Speculative Computation by Abduction under Incomplete Communication Environments

Ken Satoh, Katsumi Inoue, Koji Iwanuma, and Chiaki Sakama

Proceedings of the 4th International Conference on Multi-Agent Systems (ICMAS'00), IEEE Computer Society, pages 263-270, 2000.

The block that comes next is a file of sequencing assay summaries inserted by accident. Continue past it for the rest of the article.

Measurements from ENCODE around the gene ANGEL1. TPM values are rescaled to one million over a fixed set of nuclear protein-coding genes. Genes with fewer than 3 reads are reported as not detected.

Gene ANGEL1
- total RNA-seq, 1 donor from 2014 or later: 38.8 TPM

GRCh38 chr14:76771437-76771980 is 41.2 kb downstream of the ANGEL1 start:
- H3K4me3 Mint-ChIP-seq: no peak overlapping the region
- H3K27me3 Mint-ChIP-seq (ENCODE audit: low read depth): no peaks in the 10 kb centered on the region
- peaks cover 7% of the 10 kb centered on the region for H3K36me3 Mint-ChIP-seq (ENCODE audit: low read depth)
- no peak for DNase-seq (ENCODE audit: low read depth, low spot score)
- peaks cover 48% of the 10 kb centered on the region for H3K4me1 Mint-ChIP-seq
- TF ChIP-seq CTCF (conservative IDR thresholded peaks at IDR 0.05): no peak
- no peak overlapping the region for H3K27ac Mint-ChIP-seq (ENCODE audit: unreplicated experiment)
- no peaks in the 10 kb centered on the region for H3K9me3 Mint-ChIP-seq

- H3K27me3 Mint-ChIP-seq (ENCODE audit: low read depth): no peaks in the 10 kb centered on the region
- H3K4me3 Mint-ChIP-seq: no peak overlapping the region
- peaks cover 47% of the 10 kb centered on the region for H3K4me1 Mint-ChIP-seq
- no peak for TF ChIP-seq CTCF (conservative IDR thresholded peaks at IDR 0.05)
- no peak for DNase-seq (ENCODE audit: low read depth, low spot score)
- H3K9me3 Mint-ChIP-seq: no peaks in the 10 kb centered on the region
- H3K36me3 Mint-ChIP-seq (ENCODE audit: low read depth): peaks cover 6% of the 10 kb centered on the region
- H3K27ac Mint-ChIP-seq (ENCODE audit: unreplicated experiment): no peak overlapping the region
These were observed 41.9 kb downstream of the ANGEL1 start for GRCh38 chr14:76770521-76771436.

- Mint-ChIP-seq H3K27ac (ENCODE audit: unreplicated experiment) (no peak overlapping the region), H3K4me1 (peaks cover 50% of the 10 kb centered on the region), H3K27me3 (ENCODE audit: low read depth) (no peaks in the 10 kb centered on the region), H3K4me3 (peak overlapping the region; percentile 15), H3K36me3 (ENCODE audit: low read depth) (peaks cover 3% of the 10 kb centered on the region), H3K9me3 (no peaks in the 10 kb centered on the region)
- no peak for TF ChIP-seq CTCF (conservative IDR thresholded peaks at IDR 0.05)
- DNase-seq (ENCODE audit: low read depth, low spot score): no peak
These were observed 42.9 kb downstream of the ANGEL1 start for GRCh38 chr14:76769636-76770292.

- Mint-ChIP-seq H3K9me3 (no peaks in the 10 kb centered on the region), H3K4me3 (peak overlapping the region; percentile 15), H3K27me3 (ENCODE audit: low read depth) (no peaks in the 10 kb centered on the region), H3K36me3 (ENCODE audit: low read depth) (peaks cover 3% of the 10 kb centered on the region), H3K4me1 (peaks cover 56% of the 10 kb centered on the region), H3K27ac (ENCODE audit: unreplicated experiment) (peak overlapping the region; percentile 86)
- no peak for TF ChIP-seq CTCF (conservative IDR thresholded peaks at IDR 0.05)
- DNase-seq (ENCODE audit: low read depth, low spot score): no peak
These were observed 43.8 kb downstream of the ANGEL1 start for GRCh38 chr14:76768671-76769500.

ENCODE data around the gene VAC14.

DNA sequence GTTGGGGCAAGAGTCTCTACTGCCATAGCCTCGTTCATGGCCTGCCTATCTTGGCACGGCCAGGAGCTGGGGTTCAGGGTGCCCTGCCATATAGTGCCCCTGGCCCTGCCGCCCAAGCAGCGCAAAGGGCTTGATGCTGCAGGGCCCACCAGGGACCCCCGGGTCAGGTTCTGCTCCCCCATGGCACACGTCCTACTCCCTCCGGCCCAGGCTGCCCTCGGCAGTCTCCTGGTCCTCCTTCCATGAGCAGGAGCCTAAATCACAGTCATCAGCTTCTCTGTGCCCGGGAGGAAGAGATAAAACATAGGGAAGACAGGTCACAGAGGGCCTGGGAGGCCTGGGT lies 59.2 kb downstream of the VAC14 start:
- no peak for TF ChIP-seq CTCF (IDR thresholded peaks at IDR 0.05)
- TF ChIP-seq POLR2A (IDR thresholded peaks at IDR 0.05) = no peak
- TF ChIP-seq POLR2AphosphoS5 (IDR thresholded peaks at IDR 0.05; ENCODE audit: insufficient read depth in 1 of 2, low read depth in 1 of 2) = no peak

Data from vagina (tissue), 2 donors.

In this paper, we present a method of problem solving in multi-agent systems when communication between agents is not guaranteed. Under incomplete communication environments such as the Internet, the communication might fail and a reply might be significantly delayed. Therefore, research of problem solving under incomplete communication is very important. To solve the problem, we propose a method using abduction. Abduction is a way of reasoning where some hypothesis will be used to complement unknown information. The idea is as follows. When communication is delayed or failed, then we use a default hypothesis as a tentative answer and continue computation. When some response is obtained, we check consistency of the response and the current computation. If the response is consistent, then we continue the current computation; else if the response is inconsistent, we seek an alternative computation. This way of computation is called speculative computation, since computation using a tentative answer would lead to a significant advantage if it succeeds. In this paper, we restrict our attention to a master-slave multi-agent system and propose an implementation of speculative computation and show that abduction plays an important role in speculative computation.

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